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European shares mostly closed lower on Wednesday as investors balanced the ongoing U.S. budget deadlock against the news that Janet Yellen has been nominated the next chair of the Federal Reserve.
The provisionally closed down 0.6 percent to 1,223.55 points, while the fell to three-month lows, finishing down 0.6 percent. The German was also down 0.6 percent.
However, Spanish and Italian stocks rallied after the countries' sovereign bonds sold well at auction, adding to improved sentiment towards the euro zone's southern economies. The rose 1 percent while the closed up 0.9 percent, with and posting healthy gains.
The Spanish government managed to launch a 30-year bond on Wednesday for the first time in nearly five years, whilst Italy also tapped the markets with a new 7-year bond.
U.S. stocks wobbled between small gains and losses in choppy trading, as optimism over Yellen's Fed nomination was trumped by woes over the ongoing government shutdown.
Yellen is widely perceived as being dovish on monetary policy and investors expect her to take a slower path towards a reduction in the Fed's bond-buying program. The announcement on her nomination is scheduled for 3 p.m. ET (8 p.m. London time) on Wednesday.
"With Janet Yellen, you're likely to get a situation where the Fed pursues its ultra-loose monetary policy well beyond the current threshold of unemployment at 6.5 percent and ultimately pushes into higher inflation," Gabriel Stein, chief economic adviser of the Official Monetary and Financial Institutions Forum, told CNBC.
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Global investor sentiment continued to be weighed down by rising concerns over a U.S. credit default with only nine days left for Congress to raise the debt limit before October 17.
At a press conference on Tuesday, President Obama said he had yet to see serious proposals from the Republicans that would allow both sides to resolve their core differences.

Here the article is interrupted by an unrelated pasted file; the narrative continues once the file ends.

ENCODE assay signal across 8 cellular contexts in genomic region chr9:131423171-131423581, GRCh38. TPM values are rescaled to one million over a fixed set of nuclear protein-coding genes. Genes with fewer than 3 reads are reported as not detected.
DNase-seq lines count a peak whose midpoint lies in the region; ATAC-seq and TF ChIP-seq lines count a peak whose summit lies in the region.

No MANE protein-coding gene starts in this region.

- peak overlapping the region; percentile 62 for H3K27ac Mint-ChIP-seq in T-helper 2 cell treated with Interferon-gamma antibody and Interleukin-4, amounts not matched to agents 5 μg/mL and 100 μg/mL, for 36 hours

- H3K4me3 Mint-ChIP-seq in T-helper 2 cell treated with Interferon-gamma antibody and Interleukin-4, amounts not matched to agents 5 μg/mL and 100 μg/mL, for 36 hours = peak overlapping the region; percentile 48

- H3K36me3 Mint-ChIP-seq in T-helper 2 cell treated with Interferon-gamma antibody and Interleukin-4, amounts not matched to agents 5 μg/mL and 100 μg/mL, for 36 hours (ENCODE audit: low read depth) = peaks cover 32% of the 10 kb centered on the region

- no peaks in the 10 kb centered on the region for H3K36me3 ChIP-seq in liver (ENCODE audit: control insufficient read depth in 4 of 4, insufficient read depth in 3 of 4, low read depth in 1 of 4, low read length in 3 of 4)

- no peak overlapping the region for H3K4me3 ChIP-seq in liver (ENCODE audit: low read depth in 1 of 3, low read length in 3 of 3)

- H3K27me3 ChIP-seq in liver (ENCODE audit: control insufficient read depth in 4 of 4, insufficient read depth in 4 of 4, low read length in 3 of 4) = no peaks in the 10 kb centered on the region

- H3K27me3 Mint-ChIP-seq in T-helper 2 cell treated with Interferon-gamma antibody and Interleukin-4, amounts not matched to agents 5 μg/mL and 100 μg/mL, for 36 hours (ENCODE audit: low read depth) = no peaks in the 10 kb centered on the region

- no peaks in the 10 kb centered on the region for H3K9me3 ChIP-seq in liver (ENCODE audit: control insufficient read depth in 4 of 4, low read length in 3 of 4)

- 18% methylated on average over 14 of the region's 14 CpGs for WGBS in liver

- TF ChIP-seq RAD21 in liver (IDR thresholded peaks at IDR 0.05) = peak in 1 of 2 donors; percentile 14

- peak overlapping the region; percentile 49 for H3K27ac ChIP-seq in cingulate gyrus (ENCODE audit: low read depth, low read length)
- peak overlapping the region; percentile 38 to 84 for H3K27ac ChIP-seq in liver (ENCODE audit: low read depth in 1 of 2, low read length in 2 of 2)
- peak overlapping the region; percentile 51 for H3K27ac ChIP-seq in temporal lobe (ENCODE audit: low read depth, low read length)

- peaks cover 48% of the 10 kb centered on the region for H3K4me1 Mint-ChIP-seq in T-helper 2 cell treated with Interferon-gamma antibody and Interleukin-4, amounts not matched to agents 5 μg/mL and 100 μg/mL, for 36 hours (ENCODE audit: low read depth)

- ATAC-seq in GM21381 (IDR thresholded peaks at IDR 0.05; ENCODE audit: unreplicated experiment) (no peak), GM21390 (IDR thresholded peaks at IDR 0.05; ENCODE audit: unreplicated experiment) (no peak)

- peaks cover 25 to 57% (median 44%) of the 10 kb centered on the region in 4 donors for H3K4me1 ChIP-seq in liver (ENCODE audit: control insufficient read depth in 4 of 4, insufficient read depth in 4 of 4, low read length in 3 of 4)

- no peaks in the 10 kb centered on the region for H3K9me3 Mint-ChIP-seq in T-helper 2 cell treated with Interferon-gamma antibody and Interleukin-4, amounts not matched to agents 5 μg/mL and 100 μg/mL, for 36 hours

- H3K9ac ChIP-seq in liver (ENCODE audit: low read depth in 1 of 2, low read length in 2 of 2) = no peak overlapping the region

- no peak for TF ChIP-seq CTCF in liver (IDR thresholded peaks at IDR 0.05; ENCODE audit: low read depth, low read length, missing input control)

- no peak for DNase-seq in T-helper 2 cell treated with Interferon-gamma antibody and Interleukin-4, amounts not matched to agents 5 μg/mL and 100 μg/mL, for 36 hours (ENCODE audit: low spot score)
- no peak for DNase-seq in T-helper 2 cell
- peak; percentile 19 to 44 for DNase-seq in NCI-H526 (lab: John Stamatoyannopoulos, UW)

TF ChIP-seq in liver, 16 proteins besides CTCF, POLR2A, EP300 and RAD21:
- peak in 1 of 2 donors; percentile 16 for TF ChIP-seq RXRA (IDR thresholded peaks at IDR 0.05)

(Read More: US futures signal higher open for Wall Street)
"So my suggestion to the Speaker has been and will continue to be: 'Let's stop the excuses, let's take a vote in the House, and let's end this shutdown right now'...There are enough reasonable Democrats and Republicans in the house who are willing to vote 'yes' on the budget that the Senate had already passed," he said.
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Back in Europe, U.K. industrial production figures for August came in worse-than-expected on Wednesday. The number fell by 1.1 percent on the month in August, the biggest drop since September 2012, after rising by 0.1 percent in July.
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In stocks news, shares of French telecoms company Alcatel-Lucent closed down 6.89 percent after President Francois Hollande called on the firm to save as many jobs as possible in France, after the equipment maker said it planned to cut 10,000 jobs worldwide.
Miner Vedanta Resources reported a rise in oil, gas and zinc production in the second quarter on Wednesday. But the stock closed 4.67 percent lower after it was downgraded by Morgan Stanley to "underweight".
Morgan Stanley also cut its outlook on French conglomerate Saint-Gobain to "underweight"; shares closed the day 3.65 percent lower.
Shares of U.K. homebuilder Taylor Wimpey provisionally closed up 5.16 percent after being added to Goldman Sachs' "conviction buy" list. The company has benefited recently from government stimulus for the housing market. Shares of Barratt, another homebuilder, also finished higher, up 3.59 percent, after receiving the same recommendation from Goldman.
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This version corrected Gabriel Stein's title to chief economic adviser of the Official Monetary and Financial Institutions Forum.